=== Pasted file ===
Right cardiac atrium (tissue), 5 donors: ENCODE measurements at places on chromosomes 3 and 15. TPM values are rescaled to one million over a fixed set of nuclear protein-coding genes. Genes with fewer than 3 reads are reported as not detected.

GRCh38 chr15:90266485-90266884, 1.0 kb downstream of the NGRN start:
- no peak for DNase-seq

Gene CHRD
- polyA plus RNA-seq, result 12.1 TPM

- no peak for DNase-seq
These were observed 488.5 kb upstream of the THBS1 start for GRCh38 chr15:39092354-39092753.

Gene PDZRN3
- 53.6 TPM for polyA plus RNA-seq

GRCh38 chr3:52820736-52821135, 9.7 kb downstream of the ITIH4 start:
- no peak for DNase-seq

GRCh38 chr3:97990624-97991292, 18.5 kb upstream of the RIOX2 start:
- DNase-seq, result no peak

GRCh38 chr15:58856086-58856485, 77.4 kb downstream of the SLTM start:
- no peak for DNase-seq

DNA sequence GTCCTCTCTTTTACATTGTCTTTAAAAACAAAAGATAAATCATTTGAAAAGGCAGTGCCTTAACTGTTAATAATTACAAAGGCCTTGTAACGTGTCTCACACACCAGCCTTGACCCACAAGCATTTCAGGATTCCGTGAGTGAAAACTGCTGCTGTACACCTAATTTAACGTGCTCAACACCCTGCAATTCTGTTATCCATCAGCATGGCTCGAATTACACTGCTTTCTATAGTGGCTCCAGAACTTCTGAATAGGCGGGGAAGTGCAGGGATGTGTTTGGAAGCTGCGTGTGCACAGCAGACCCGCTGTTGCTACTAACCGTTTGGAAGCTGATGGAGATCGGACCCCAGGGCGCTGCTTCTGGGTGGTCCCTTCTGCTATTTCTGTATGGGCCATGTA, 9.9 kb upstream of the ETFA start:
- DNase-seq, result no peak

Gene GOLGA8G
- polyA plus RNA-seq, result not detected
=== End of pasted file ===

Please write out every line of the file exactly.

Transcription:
Right cardiac atrium (tissue), 5 donors: ENCODE measurements at places on chromosomes 3 and 15. TPM values are rescaled to one million over a fixed set of nuclear protein-coding genes. Genes with fewer than 3 reads are reported as not detected.

GRCh38 chr15:90266485-90266884, 1.0 kb downstream of the NGRN start:
- no peak for DNase-seq

Gene CHRD
- polyA plus RNA-seq, result 12.1 TPM

- no peak for DNase-seq
These were observed 488.5 kb upstream of the THBS1 start for GRCh38 chr15:39092354-39092753.

Gene PDZRN3
- 53.6 TPM for polyA plus RNA-seq

GRCh38 chr3:52820736-52821135, 9.7 kb downstream of the ITIH4 start:
- no peak for DNase-seq

GRCh38 chr3:97990624-97991292, 18.5 kb upstream of the RIOX2 start:
- DNase-seq, result no peak

GRCh38 chr15:58856086-58856485, 77.4 kb downstream of the SLTM start:
- no peak for DNase-seq

DNA sequence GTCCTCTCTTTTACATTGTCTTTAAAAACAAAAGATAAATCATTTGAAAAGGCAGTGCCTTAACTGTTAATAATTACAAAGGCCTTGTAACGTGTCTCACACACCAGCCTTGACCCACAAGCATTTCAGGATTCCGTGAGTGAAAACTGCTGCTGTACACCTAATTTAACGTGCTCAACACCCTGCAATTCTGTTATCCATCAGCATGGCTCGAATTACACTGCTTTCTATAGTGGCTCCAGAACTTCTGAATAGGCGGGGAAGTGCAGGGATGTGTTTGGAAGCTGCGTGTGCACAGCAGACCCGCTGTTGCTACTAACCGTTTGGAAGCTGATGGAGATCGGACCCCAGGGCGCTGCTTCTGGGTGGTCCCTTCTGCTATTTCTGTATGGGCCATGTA, 9.9 kb upstream of the ETFA start:
- DNase-seq, result no peak

Gene GOLGA8G
- polyA plus RNA-seq, result not detected